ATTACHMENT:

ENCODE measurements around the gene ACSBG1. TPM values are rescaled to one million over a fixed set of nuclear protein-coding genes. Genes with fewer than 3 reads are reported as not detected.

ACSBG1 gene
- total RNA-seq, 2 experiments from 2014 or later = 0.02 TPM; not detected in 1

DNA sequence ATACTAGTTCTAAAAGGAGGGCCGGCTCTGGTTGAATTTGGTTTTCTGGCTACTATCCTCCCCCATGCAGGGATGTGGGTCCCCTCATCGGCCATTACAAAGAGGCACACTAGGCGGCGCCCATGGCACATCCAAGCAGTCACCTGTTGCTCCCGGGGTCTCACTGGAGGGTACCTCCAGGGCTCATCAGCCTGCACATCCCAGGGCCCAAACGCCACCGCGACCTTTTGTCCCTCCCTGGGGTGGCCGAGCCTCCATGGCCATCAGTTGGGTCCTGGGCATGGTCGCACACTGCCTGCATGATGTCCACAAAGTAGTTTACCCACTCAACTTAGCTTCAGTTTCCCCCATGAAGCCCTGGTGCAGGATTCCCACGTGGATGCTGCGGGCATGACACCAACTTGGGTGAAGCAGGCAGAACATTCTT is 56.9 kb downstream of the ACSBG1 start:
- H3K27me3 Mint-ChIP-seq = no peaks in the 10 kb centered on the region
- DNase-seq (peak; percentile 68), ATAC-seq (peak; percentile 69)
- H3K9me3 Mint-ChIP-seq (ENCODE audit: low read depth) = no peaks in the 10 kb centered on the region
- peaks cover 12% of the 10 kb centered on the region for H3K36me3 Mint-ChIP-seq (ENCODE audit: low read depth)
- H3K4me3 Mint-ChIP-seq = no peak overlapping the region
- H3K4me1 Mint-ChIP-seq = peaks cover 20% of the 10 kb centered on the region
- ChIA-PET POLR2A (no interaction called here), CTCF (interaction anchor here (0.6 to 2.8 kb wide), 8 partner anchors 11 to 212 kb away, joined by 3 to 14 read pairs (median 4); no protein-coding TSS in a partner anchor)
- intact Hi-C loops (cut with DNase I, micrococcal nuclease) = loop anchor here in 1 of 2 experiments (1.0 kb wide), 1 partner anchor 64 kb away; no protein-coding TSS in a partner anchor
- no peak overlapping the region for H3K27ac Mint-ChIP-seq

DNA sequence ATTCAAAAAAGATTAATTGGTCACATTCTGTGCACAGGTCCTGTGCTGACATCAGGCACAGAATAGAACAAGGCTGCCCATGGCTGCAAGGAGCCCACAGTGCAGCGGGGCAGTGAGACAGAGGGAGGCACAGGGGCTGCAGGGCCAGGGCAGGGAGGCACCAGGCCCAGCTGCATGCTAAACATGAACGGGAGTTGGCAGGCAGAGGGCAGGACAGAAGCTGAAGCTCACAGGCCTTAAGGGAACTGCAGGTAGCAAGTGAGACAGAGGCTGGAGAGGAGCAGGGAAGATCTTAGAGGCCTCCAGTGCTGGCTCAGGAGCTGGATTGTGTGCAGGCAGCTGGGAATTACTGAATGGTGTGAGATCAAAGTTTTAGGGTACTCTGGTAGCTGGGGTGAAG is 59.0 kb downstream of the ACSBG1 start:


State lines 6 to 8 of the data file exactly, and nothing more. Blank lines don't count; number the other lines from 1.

- DNase-seq (peak; percentile 68), ATAC-seq (peak; percentile 69)
- H3K9me3 Mint-ChIP-seq (ENCODE audit: low read depth) = no peaks in the 10 kb centered on the region
- peaks cover 12% of the 10 kb centered on the region for H3K36me3 Mint-ChIP-seq (ENCODE audit: low read depth)